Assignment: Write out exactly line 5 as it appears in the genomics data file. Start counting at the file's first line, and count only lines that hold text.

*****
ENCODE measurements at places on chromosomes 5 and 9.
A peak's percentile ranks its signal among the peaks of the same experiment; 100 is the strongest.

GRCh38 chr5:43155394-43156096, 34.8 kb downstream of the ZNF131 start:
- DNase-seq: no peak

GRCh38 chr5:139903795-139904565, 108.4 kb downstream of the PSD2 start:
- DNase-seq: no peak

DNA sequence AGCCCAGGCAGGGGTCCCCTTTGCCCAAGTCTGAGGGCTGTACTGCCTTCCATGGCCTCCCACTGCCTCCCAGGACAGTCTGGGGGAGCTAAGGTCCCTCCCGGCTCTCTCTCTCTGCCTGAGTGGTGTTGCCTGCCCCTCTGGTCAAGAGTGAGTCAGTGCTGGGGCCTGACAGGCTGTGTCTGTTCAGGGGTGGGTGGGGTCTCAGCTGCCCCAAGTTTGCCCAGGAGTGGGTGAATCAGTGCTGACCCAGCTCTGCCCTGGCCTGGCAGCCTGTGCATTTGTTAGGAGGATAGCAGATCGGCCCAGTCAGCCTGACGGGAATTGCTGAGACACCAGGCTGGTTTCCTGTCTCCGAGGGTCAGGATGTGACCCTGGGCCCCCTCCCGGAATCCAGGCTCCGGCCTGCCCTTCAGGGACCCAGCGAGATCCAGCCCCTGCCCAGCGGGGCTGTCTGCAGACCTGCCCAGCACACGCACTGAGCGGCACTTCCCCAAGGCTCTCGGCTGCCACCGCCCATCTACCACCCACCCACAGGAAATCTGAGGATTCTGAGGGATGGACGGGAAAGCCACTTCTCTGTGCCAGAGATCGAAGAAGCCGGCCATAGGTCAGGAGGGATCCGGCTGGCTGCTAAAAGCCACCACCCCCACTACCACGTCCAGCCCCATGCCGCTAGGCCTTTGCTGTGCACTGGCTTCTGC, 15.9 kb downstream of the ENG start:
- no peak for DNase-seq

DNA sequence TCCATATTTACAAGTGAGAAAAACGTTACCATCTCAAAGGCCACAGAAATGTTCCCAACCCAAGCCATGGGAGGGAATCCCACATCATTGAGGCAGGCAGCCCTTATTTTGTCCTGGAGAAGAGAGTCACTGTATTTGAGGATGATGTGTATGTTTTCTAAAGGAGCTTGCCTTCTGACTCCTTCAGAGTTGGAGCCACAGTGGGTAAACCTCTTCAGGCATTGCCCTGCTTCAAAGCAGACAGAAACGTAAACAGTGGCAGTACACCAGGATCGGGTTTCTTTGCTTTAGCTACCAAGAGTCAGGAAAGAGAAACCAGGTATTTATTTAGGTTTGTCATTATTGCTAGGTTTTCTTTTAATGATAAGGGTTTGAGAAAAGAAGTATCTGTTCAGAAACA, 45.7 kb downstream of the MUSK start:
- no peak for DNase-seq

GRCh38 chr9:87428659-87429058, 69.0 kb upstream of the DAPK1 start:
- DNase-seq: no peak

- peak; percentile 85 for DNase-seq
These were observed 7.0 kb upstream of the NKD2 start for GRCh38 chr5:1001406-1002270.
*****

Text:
GRCh38 chr5:139903795-139904565, 108.4 kb downstream of the PSD2 start: